However, the TDF still suffers from a basic flaw. It treats all members and accounts the same, dependent on only a single variable: time to retirement. The problem is, not all members should adopt more conservative investments as they get closer to retirement. In fact, Morneau Shepell’s stochastic modelling has shown that, in many cases, automatically reducing risk exposure as members approach retirement often goes too far and results in a lower likelihood of achieving a target level of retirement income.

The reason for this result isn’t hard to understand: reducing risk exposure also reduces expected returns. For members who are tracking well toward their goals, this reduction in exposure can improve their results marginally, since they are less in need of upside performance and will be exposed to less downside risk. However, for members who are not tracking well toward their goal, taking risk and returns off the table places them in a downward spiral, making it even less likely that their investments will recover to meet their goals.

A better solution is a program that monitors a member’s path toward his or her goal and reduces risk exposure only when the member is ahead. This tactical reduction of risk exposure will help the member to zero in on his or her goal more often and can be effectively managed using portfolio recordkeeping techniques.

3) De-accumulation Strategies – At the point of retirement, DC plan members need to make an amazing transformation: convert a career of asset accumulation into a lifetime of income. Unfortunately, there is little support available for this transformation. Annuities are one solution, but they’re expensive and, consequently, are seldom actually used. The more common approach is to transfer the accumulated assets into a life income fund, but this means that the individual bears all of the risk of hugely variable longevity with little or no protection.

A more effective approach can be found in the pooling used by DB plans. Group life expectancy is easier to predict than individual life expectancy—and since the DB plan is simply grouping individual retirees together, the high expense loading (the amount of acquisition and other costs included in addition to the pure premium), profit margins (net income divided by revenues) and reserve requirements/anti-selection reserves (amounts required to ensure sufficient assets to provide payments) that exist in insurance company annuities are avoided. Unfortunately, this type of pooling directly out of DC plans requires some regulatory changes (which haven’t happened yet) before being relevant to most Canadian plan sponsors.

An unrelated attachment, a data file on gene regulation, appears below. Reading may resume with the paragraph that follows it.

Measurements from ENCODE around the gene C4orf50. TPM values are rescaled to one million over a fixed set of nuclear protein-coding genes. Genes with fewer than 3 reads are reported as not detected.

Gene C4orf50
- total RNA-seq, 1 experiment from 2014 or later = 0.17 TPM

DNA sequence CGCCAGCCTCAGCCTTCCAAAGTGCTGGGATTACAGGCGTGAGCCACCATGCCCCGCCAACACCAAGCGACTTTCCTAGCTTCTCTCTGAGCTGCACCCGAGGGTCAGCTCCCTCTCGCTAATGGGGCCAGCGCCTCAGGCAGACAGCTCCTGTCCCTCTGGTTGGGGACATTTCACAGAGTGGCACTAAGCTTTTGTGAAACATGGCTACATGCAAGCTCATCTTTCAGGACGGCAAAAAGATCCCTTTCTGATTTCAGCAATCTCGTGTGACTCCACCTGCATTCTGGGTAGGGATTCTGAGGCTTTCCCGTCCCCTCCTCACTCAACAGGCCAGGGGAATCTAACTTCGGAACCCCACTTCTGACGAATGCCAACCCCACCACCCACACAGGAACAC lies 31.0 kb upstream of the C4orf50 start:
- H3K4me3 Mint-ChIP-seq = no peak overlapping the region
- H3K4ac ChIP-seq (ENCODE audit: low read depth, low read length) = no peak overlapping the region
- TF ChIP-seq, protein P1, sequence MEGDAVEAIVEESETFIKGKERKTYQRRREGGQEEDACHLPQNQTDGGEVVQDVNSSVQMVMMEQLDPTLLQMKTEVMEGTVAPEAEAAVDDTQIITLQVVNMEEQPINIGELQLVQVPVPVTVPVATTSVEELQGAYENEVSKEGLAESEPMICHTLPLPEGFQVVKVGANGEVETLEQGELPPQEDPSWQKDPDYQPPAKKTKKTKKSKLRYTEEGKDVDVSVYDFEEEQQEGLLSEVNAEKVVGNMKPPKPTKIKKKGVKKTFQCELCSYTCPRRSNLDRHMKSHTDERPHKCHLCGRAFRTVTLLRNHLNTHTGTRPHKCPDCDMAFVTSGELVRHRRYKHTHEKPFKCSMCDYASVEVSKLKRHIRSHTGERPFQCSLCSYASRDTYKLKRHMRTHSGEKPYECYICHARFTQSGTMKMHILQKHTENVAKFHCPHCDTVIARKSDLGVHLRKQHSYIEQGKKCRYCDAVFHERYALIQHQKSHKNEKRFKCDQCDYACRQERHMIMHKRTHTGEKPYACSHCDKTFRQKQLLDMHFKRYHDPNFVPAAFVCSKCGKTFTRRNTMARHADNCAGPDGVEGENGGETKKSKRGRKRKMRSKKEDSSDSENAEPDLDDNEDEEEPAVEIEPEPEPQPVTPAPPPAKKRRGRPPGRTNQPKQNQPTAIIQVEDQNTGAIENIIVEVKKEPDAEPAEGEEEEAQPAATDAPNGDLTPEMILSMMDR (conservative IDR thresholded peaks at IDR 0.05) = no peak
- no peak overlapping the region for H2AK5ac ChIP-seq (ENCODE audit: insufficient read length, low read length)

In the meantime, there are other solutions to manage longevity risk more successfully. Members should start planning their retirement income goals with a basic level of income required to support their needs and an additional variable piece. The “core” component can be estimated earlier in the member’s working lifetime, with mechanisms in place to ensure, with a high degree of certainty, that this goal is achieved through either asset allocation or more sophisticated approaches.

For example, the purchase of deferred annuities during a member’s working lifetime is an emerging option. The variable part of the retirement savings goal can change as needs change, and members can react as necessary (e.g., postpone a vacation for a year and save more during that time). Of the three key aspects of DC plans that need to evolve, this one is most likely to get attention as more members retire from DC arrangements.

Just as DB pension plans must evolve to protect against cost volatility, it’s critical that DC plans adapt to include more planned elements at an individual level. The danger if they don’t is an entire generation with no plan for retirement, creating a burden on Canada’s social security programs and a workforce risk.

While hybrid plans are receiving more attention, their uptake at this point is predominantly by sponsors of DB plans. What is encouraging from a retirement income adequacy perspective, however, is that some DC plan sponsors are interested in design alternatives as well—alternatives that would share risks and rewards more appropriately between sponsors and members.

Nigel Branker is a partner and leads the Ontario pension consulting practice, and Idan Shlesinger is managing partner, DC pensions and savings plans, with Morneau Shepell.